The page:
H_TeXMeX_H 03-24-2010 01:10 PM

Quote:

Originally Posted by Cien (Post 3910601)
The link from H_TeXMeX_H says that all the conditions can be waived by the copyright holder. What does it mean? Any sub-product of linux depends exclusively on whether the the copyright owner (Linus Torvalds?) decides to allow any type of license? This have many possible interpretations. Potentially I can pay him to let me have, say LinuxExtreme a private software right? (LinuxExtreme is imaginary)

Is this perhaps, what's going on with Red Hat? (Their license page does not look at all like a GPL.)

This should be very relevant to people deciding on contributing to any linux derivative right?

Linus is the creator of the Linux kernel, so yes he does own the copyright to it, and yes he can switch licenses whenever he wishes and wave any of the conditions.

As for Red Hat, they can license the software that they develop under whatever license they want. The Linux kernel however is still under the GPL, they cannot change that.

Remember that Linux = a kernel, but the rest is completed by GNU software (licensed under GPL or compatible).

Quakeboy02 03-24-2010 01:52 PM

Quote:

Originally Posted by H_TeXMeX_H (Post 3910666)
Linus is the creator of the Linux kernel, so yes he does own the copyright to it, and yes he can switch licenses whenever he wishes and wave any of the conditions.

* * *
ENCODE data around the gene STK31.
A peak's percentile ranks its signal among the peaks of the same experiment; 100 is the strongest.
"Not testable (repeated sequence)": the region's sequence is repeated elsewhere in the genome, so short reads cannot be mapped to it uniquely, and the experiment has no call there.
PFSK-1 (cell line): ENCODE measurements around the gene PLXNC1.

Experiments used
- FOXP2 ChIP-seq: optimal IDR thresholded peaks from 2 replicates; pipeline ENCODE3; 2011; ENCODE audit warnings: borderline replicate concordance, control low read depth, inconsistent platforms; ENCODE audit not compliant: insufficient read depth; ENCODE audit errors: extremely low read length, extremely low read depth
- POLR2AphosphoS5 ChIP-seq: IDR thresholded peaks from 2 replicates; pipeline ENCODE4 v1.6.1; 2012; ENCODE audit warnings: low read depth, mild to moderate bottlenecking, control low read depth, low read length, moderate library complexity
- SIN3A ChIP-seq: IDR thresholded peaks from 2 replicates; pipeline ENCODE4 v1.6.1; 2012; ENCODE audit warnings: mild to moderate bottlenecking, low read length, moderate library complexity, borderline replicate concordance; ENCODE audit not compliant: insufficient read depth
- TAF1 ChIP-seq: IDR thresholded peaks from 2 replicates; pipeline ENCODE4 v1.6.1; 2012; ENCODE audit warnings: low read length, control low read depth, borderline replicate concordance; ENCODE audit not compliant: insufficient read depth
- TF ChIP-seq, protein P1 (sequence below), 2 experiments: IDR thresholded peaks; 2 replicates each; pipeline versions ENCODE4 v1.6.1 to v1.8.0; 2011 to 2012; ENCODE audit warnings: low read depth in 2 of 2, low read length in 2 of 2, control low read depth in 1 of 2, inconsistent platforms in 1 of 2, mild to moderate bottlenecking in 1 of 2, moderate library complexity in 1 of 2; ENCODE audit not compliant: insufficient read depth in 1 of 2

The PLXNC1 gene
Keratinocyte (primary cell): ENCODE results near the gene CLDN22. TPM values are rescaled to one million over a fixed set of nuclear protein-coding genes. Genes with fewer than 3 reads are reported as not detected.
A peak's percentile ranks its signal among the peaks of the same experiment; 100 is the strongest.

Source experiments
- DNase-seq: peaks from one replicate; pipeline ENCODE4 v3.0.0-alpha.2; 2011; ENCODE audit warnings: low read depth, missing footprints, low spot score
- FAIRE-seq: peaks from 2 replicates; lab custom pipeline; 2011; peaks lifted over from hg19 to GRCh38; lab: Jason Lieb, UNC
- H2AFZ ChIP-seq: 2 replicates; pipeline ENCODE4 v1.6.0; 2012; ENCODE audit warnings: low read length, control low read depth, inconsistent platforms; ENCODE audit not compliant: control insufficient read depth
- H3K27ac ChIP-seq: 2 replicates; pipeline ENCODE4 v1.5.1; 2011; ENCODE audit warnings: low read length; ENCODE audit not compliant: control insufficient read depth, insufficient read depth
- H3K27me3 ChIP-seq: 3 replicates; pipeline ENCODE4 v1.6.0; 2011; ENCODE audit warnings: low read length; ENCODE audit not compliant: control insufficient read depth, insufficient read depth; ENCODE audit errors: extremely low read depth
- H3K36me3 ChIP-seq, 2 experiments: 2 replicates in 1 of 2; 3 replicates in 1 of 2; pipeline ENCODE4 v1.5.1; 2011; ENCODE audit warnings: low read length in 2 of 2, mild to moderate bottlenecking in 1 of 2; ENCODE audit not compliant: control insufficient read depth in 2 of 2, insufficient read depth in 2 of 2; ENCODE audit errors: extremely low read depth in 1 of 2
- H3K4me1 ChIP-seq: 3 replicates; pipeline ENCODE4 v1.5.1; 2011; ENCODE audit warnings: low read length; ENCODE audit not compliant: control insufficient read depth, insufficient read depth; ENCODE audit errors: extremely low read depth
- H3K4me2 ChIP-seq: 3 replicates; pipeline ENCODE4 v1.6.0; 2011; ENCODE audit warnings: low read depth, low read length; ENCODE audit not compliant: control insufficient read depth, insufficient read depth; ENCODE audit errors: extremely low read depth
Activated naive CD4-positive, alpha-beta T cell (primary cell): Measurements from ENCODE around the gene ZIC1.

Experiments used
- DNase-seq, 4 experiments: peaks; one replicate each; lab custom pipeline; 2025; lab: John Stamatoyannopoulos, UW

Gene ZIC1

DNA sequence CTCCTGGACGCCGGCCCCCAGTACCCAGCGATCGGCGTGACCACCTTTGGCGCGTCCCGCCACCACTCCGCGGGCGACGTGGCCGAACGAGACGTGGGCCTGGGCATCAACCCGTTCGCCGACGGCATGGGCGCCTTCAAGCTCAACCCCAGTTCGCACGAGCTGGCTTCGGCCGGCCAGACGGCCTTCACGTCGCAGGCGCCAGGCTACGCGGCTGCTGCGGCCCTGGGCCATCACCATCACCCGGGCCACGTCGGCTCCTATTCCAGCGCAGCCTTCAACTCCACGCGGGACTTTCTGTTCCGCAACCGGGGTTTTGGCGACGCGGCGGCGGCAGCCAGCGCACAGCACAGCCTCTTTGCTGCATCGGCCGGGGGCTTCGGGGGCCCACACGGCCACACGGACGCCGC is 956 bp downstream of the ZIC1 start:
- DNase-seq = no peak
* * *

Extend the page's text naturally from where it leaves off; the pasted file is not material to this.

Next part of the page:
Again, the caveat that I'm nut a lawyer, but I don't believe this statement is quite true. Hundreds of people have contributed original code to the kernel since Linus first put it all together. I'm not entirely certain what legal control Linus has over anything, these days. Certainly he is the driving force and people are going to do what he asks. But, there is a "social contract" with the kernel developers involved, as well. It's hard to imagine a circumstance where any one person could move the kernel, or any part of GNU for that matter, to something that radically changes the general thesis behind the GPL.

Hangdog42 03-24-2010 02:27 PM

Quote:

Originally Posted by Cien
If the program is GPL then shouldn't any artwork introduced in the program obey this license too?

Don't confuse license with copyright, they aren't the same thing. The way Red Hat does it, the artwork is covered by their copyright and you can't use that without their permission. The artwork is NOT covered by the GPL. However the code is covered by the GPL, so you don't need their permission to use it. And while I'm a biologist, not a lawyer, it makes sense to me that different things like license and copyright can exist in the same file. Remember, CentOS removes the artwork and distributes the code, and Red Hat doesn't have a problem with that. Well, maybe they do, but they don't have a legal claim against CentOS.

Now that said, I believe that in the past there has been some chicanery about this sort of thing. SugarCRM once had a license that claimed to be open source, but you couldn't distribute any changes without also including the SugarCRM trademarks. However, they would never give permission for anyone to use their trademarks so the end result was that their code wasn't really open source.

Quote:

Originally Posted by Quakeboy02
I believe it's this very artwork issue that has caused Debian to change FireFox to IceWeasel.

Yeah, this was very similar. Debian made changes to the Firefox code base but kept distributing it as Firefox. Mozilla objected to them using the Firefox name because it was no longer purely the Mozilla code base and they didn't want confusion as to which was the "real" Firefox.

Quote:

Originally Posted by Quakeboy02
Again, the caveat that I'm nut a lawyer, but I don't believe this statement is quite true.